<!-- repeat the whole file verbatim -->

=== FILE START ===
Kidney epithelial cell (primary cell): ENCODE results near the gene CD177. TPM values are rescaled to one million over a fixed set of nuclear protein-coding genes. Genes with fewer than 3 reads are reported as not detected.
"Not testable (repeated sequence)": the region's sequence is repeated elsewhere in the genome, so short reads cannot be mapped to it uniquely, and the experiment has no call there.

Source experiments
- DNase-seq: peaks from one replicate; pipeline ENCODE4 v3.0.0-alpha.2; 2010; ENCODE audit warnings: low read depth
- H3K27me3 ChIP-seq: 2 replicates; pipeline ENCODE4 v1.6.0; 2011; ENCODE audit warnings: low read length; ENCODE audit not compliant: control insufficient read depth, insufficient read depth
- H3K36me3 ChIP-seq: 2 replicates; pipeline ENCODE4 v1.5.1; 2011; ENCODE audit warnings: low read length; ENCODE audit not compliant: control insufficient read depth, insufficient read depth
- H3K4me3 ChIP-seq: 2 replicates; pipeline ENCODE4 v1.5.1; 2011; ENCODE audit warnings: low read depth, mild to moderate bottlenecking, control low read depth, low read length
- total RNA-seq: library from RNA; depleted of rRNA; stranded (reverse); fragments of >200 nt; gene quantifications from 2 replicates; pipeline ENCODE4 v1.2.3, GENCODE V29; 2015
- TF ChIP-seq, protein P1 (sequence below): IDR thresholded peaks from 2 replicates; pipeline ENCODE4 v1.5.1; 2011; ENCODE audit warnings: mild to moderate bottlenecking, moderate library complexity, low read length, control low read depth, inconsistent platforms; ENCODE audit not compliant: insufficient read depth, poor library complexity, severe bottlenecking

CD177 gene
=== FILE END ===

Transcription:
Kidney epithelial cell (primary cell): ENCODE results near the gene CD177. TPM values are rescaled to one million over a fixed set of nuclear protein-coding genes. Genes with fewer than 3 reads are reported as not detected.
"Not testable (repeated sequence)": the region's sequence is repeated elsewhere in the genome, so short reads cannot be mapped to it uniquely, and the experiment has no call there.

Source experiments
- DNase-seq: peaks from one replicate; pipeline ENCODE4 v3.0.0-alpha.2; 2010; ENCODE audit warnings: low read depth
- H3K27me3 ChIP-seq: 2 replicates; pipeline ENCODE4 v1.6.0; 2011; ENCODE audit warnings: low read length; ENCODE audit not compliant: control insufficient read depth, insufficient read depth
- H3K36me3 ChIP-seq: 2 replicates; pipeline ENCODE4 v1.5.1; 2011; ENCODE audit warnings: low read length; ENCODE audit not compliant: control insufficient read depth, insufficient read depth
- H3K4me3 ChIP-seq: 2 replicates; pipeline ENCODE4 v1.5.1; 2011; ENCODE audit warnings: low read depth, mild to moderate bottlenecking, control low read depth, low read length
- total RNA-seq: library from RNA; depleted of rRNA; stranded (reverse); fragments of >200 nt; gene quantifications from 2 replicates; pipeline ENCODE4 v1.2.3, GENCODE V29; 2015
- TF ChIP-seq, protein P1 (sequence below): IDR thresholded peaks from 2 replicates; pipeline ENCODE4 v1.5.1; 2011; ENCODE audit warnings: mild to moderate bottlenecking, moderate library complexity, low read length, control low read depth, inconsistent platforms; ENCODE audit not compliant: insufficient read depth, poor library complexity, severe bottlenecking

CD177 gene